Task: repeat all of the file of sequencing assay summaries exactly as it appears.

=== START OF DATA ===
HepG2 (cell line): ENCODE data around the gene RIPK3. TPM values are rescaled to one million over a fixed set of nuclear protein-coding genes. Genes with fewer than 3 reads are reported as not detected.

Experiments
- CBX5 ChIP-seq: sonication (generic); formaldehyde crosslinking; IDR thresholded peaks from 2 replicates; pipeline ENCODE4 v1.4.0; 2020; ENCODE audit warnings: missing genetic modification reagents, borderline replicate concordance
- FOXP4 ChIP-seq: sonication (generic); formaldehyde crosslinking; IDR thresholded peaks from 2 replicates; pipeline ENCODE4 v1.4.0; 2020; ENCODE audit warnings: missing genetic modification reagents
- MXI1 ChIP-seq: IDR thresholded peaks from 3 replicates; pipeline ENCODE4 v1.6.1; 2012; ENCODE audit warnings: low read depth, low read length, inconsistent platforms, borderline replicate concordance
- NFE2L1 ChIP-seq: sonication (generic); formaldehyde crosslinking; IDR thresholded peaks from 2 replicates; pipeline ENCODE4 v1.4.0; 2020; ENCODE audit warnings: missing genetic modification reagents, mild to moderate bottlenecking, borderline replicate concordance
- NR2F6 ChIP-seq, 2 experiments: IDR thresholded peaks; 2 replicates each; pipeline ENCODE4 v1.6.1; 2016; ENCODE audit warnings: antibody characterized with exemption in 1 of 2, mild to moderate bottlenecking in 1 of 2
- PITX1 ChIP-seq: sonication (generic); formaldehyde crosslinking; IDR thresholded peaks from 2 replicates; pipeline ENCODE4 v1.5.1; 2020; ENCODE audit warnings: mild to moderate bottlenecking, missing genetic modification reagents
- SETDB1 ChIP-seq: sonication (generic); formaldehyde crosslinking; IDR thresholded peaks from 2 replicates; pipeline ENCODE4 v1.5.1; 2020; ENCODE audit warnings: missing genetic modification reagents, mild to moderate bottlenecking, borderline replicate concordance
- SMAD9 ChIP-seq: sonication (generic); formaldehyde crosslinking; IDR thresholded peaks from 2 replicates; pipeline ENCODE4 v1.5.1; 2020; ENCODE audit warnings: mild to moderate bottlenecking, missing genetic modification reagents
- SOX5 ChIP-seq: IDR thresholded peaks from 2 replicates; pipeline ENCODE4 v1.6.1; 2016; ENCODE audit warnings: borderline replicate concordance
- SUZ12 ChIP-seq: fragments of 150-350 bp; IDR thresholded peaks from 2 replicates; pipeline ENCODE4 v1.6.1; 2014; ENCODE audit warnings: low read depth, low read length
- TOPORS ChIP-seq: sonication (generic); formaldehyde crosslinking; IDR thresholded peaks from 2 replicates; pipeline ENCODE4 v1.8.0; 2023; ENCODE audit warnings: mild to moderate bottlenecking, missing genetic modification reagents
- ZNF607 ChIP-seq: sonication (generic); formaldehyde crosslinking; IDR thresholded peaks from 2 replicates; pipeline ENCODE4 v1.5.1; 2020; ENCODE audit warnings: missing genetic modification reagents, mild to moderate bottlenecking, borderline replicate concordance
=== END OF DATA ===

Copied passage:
HepG2 (cell line): ENCODE data around the gene RIPK3. TPM values are rescaled to one million over a fixed set of nuclear protein-coding genes. Genes with fewer than 3 reads are reported as not detected.

Experiments
- CBX5 ChIP-seq: sonication (generic); formaldehyde crosslinking; IDR thresholded peaks from 2 replicates; pipeline ENCODE4 v1.4.0; 2020; ENCODE audit warnings: missing genetic modification reagents, borderline replicate concordance
- FOXP4 ChIP-seq: sonication (generic); formaldehyde crosslinking; IDR thresholded peaks from 2 replicates; pipeline ENCODE4 v1.4.0; 2020; ENCODE audit warnings: missing genetic modification reagents
- MXI1 ChIP-seq: IDR thresholded peaks from 3 replicates; pipeline ENCODE4 v1.6.1; 2012; ENCODE audit warnings: low read depth, low read length, inconsistent platforms, borderline replicate concordance
- NFE2L1 ChIP-seq: sonication (generic); formaldehyde crosslinking; IDR thresholded peaks from 2 replicates; pipeline ENCODE4 v1.4.0; 2020; ENCODE audit warnings: missing genetic modification reagents, mild to moderate bottlenecking, borderline replicate concordance
- NR2F6 ChIP-seq, 2 experiments: IDR thresholded peaks; 2 replicates each; pipeline ENCODE4 v1.6.1; 2016; ENCODE audit warnings: antibody characterized with exemption in 1 of 2, mild to moderate bottlenecking in 1 of 2
- PITX1 ChIP-seq: sonication (generic); formaldehyde crosslinking; IDR thresholded peaks from 2 replicates; pipeline ENCODE4 v1.5.1; 2020; ENCODE audit warnings: mild to moderate bottlenecking, missing genetic modification reagents
- SETDB1 ChIP-seq: sonication (generic); formaldehyde crosslinking; IDR thresholded peaks from 2 replicates; pipeline ENCODE4 v1.5.1; 2020; ENCODE audit warnings: missing genetic modification reagents, mild to moderate bottlenecking, borderline replicate concordance
- SMAD9 ChIP-seq: sonication (generic); formaldehyde crosslinking; IDR thresholded peaks from 2 replicates; pipeline ENCODE4 v1.5.1; 2020; ENCODE audit warnings: mild to moderate bottlenecking, missing genetic modification reagents
- SOX5 ChIP-seq: IDR thresholded peaks from 2 replicates; pipeline ENCODE4 v1.6.1; 2016; ENCODE audit warnings: borderline replicate concordance
- SUZ12 ChIP-seq: fragments of 150-350 bp; IDR thresholded peaks from 2 replicates; pipeline ENCODE4 v1.6.1; 2014; ENCODE audit warnings: low read depth, low read length
- TOPORS ChIP-seq: sonication (generic); formaldehyde crosslinking; IDR thresholded peaks from 2 replicates; pipeline ENCODE4 v1.8.0; 2023; ENCODE audit warnings: mild to moderate bottlenecking, missing genetic modification reagents
- ZNF607 ChIP-seq: sonication (generic); formaldehyde crosslinking; IDR thresholded peaks from 2 replicates; pipeline ENCODE4 v1.5.1; 2020; ENCODE audit warnings: missing genetic modification reagents, mild to moderate bottlenecking, borderline replicate concordance